Serious Fraud Office break another ?Ponzi? scheme
Former city stockbroker Nicholas David Andrew Levene was sentenced yesterday at Southwark Crown Court after pleading guilty to 12 counts of fraud, one count of false accounting and one count of obtaining a money transfer by deception. The offences were committed between 2005 and 2009.
Mr Levene dishonestly accepted monies from investors and told them he had bought shares on their behalf, when instead the funds were being used for his own personal and business accounts. The investors were often provided with false profits, which infact was other people’s money. His deceit brought in over £250 million pounds fromthe investors who were under the impression that Levene was trading successfully.
Whilst passing sentence, Judge Beddoe QC stated: “It was a fraud from the outset, where countless lies were told. It was rank dishonesty. There were separate acts of individual moments of betrayal”. Confiscation proceedings are listed for 25 March 2013 at Southwark Crown Court.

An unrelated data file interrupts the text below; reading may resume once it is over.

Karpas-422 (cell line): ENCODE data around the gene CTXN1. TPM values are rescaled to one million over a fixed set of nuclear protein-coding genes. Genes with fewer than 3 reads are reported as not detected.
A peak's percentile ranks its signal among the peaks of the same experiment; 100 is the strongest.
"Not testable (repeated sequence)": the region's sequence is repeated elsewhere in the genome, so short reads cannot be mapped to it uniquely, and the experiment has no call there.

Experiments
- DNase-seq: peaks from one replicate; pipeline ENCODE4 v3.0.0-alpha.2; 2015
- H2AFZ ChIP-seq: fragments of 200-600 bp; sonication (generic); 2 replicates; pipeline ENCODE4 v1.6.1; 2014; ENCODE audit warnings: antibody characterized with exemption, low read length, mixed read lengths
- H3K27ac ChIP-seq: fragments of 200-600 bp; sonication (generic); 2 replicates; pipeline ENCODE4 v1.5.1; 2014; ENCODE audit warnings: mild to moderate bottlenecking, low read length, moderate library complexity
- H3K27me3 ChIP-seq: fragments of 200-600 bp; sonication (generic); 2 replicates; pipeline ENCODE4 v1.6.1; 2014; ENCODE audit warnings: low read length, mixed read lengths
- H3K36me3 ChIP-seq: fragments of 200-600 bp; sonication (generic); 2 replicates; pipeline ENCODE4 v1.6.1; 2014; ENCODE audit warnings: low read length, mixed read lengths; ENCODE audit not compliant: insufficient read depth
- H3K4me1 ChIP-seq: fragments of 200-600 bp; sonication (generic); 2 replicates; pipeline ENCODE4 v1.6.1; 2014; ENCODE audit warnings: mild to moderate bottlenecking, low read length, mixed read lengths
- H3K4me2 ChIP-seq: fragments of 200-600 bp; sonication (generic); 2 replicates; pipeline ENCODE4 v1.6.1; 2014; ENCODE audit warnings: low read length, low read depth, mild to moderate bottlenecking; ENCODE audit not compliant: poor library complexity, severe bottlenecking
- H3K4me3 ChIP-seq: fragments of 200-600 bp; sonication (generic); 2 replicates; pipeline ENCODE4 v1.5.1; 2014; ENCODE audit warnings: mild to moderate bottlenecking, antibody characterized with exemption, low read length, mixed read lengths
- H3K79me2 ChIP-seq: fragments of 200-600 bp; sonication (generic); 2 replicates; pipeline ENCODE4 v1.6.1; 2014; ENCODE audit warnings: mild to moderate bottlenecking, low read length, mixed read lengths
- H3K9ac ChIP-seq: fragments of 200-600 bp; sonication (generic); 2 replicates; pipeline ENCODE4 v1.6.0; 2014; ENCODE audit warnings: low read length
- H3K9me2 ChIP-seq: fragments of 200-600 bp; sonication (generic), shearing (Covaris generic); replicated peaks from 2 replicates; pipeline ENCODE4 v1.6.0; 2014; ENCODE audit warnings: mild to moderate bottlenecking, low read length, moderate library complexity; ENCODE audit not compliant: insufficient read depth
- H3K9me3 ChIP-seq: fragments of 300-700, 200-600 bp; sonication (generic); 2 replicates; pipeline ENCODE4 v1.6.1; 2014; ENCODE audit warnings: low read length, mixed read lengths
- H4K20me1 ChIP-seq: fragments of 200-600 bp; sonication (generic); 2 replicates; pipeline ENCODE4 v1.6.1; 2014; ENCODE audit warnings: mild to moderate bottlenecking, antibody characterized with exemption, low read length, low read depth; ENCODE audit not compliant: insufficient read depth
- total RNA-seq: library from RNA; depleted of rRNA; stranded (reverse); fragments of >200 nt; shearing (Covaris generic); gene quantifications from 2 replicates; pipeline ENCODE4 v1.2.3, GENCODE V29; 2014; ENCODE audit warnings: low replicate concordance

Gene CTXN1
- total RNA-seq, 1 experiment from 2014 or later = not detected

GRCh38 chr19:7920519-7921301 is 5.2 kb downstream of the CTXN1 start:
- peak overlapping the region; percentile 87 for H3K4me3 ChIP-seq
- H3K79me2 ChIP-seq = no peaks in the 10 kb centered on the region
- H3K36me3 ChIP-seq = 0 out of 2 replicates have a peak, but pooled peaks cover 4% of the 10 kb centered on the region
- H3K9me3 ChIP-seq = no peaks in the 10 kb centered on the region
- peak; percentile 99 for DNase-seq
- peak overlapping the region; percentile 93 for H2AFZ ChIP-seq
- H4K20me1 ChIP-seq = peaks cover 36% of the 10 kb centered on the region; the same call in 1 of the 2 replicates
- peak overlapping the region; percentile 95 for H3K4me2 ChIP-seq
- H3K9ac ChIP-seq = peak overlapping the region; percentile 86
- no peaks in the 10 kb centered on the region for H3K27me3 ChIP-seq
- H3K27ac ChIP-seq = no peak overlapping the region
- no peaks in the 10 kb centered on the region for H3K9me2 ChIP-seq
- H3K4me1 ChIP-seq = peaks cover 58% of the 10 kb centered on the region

As that operated by Levene, Ponzi schemes are an investment fraud that involves the payment of purported returns to existing investors from funds contributed by new investors. The organisers often solicit new investors by promising to invest funds in opportunities claimed to generate high returns with little or no risk. The fraudsters focus on attracting new money to make promised payments to earlier investors and touse for personal expenses, instead of engaging in any legitimate investment activity.
The schemes were named after Charles Ponzi, who duped thousands into investingin a postage stamp speculation scheme back in the 1920’s. The interest rate at thetime was 5%, but Ponzi was promising a 50% return to his investors. The scheme eventually collapsed and Ponzi was prosecuted.
Andrew Swan, financial crime solicitor at Short Richardson and Forth LLP commented: “The Serious Fraud Office has really stepped up its game over the lastyear or so in prosecuting those operating Ponzi schemes. These scams can have a devastating effect on their victims. Investors can lose their life savings on such fraudsand often they are vulnerable elderly people.”
This was posted in Bdaily's Members' News section by Andrew Swan .
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